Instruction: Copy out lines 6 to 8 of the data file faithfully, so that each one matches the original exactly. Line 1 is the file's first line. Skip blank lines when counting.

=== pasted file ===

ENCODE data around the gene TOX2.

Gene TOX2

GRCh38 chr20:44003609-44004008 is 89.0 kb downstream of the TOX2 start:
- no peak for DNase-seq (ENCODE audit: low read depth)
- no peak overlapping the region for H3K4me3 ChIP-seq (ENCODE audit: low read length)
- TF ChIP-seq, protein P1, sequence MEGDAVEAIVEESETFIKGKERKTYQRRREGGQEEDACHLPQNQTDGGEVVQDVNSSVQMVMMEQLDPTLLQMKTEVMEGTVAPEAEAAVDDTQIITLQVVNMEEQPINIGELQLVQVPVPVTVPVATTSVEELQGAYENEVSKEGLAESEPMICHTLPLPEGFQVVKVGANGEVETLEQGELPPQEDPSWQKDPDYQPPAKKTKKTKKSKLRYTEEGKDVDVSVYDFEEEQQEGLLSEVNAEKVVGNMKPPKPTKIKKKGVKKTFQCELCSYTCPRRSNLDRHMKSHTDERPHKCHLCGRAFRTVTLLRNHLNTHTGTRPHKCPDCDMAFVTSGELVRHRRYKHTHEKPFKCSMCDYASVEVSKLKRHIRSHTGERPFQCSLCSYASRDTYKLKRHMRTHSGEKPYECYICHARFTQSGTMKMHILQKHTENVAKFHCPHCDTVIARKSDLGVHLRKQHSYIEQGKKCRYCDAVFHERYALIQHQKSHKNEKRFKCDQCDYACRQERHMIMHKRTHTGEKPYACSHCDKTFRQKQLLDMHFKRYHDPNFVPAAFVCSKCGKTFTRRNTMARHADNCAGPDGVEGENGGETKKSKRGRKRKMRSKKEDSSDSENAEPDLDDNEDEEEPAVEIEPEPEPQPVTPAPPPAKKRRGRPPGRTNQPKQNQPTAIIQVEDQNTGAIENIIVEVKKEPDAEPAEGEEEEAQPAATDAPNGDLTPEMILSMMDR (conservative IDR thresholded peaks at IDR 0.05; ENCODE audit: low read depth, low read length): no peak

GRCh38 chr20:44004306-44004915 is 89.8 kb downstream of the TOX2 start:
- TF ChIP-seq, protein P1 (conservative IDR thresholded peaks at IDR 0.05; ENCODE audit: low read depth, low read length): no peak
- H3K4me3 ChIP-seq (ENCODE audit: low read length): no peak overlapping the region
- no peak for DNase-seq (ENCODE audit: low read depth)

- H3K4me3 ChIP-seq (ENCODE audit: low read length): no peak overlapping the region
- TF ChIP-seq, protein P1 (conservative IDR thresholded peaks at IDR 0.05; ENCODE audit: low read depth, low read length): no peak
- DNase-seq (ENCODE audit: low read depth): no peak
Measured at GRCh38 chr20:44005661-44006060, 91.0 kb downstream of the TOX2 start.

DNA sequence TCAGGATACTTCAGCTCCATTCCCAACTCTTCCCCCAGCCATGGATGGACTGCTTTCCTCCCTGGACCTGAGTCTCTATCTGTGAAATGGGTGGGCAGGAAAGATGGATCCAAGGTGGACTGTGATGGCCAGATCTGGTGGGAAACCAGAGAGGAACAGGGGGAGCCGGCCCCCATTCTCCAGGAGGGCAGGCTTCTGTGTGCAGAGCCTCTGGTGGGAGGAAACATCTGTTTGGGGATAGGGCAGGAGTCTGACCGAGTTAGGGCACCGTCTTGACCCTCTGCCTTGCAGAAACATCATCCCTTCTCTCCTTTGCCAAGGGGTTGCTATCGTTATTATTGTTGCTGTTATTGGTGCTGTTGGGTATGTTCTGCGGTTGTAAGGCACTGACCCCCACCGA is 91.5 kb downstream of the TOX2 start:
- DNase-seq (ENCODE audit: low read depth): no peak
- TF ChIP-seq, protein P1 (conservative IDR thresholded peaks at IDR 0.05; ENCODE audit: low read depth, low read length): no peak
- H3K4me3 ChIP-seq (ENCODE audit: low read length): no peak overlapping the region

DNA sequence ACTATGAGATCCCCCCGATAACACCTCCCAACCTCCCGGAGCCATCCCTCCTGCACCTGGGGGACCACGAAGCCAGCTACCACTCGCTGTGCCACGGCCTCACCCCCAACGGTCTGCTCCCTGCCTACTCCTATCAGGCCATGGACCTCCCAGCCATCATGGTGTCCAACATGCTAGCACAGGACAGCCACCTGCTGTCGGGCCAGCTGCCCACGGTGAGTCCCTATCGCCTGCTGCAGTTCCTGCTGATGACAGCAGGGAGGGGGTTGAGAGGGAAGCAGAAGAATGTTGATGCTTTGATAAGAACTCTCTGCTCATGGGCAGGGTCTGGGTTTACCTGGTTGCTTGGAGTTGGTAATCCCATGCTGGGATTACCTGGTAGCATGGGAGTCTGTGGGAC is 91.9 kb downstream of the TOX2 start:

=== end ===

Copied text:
- TF ChIP-seq, protein P1, sequence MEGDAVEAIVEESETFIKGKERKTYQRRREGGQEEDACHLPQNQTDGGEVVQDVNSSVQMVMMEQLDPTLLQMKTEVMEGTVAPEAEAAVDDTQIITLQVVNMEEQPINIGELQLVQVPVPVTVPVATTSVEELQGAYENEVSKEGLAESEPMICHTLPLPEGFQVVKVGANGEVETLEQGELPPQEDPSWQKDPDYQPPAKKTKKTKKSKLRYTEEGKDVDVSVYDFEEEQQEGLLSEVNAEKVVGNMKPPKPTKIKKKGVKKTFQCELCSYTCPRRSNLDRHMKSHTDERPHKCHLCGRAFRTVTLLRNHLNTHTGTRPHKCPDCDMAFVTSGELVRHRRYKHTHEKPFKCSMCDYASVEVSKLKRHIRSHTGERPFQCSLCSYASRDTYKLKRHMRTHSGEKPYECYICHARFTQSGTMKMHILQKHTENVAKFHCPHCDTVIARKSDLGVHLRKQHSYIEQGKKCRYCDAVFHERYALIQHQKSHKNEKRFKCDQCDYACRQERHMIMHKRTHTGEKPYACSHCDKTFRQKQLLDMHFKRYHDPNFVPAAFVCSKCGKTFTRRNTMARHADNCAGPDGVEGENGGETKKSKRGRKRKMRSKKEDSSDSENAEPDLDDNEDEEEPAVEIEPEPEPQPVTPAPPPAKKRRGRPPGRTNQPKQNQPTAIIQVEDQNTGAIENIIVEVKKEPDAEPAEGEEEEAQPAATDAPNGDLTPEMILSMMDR (conservative IDR thresholded peaks at IDR 0.05; ENCODE audit: low read depth, low read length): no peak

GRCh38 chr20:44004306-44004915 is 89.8 kb downstream of the TOX2 start:
- TF ChIP-seq, protein P1 (conservative IDR thresholded peaks at IDR 0.05; ENCODE audit: low read depth, low read length): no peak